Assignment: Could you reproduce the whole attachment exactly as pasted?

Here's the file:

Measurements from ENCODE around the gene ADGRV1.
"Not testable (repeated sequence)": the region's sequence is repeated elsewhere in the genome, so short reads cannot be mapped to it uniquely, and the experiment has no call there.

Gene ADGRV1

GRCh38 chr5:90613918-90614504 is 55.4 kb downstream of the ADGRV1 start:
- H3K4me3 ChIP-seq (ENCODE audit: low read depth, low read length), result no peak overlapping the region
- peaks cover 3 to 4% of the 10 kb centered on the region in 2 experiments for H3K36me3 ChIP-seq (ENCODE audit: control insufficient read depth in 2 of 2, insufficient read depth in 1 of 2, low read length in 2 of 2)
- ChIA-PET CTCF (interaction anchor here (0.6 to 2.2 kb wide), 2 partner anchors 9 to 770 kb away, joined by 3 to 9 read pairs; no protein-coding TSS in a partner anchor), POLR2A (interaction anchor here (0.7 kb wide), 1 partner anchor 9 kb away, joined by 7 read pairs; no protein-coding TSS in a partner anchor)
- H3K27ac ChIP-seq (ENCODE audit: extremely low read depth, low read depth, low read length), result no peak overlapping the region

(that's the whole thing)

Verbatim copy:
Measurements from ENCODE around the gene ADGRV1.
"Not testable (repeated sequence)": the region's sequence is repeated elsewhere in the genome, so short reads cannot be mapped to it uniquely, and the experiment has no call there.

Gene ADGRV1

GRCh38 chr5:90613918-90614504 is 55.4 kb downstream of the ADGRV1 start:
- H3K4me3 ChIP-seq (ENCODE audit: low read depth, low read length), result no peak overlapping the region
- peaks cover 3 to 4% of the 10 kb centered on the region in 2 experiments for H3K36me3 ChIP-seq (ENCODE audit: control insufficient read depth in 2 of 2, insufficient read depth in 1 of 2, low read length in 2 of 2)
- ChIA-PET CTCF (interaction anchor here (0.6 to 2.2 kb wide), 2 partner anchors 9 to 770 kb away, joined by 3 to 9 read pairs; no protein-coding TSS in a partner anchor), POLR2A (interaction anchor here (0.7 kb wide), 1 partner anchor 9 kb away, joined by 7 read pairs; no protein-coding TSS in a partner anchor)
- H3K27ac ChIP-seq (ENCODE audit: extremely low read depth, low read depth, low read length), result no peak overlapping the region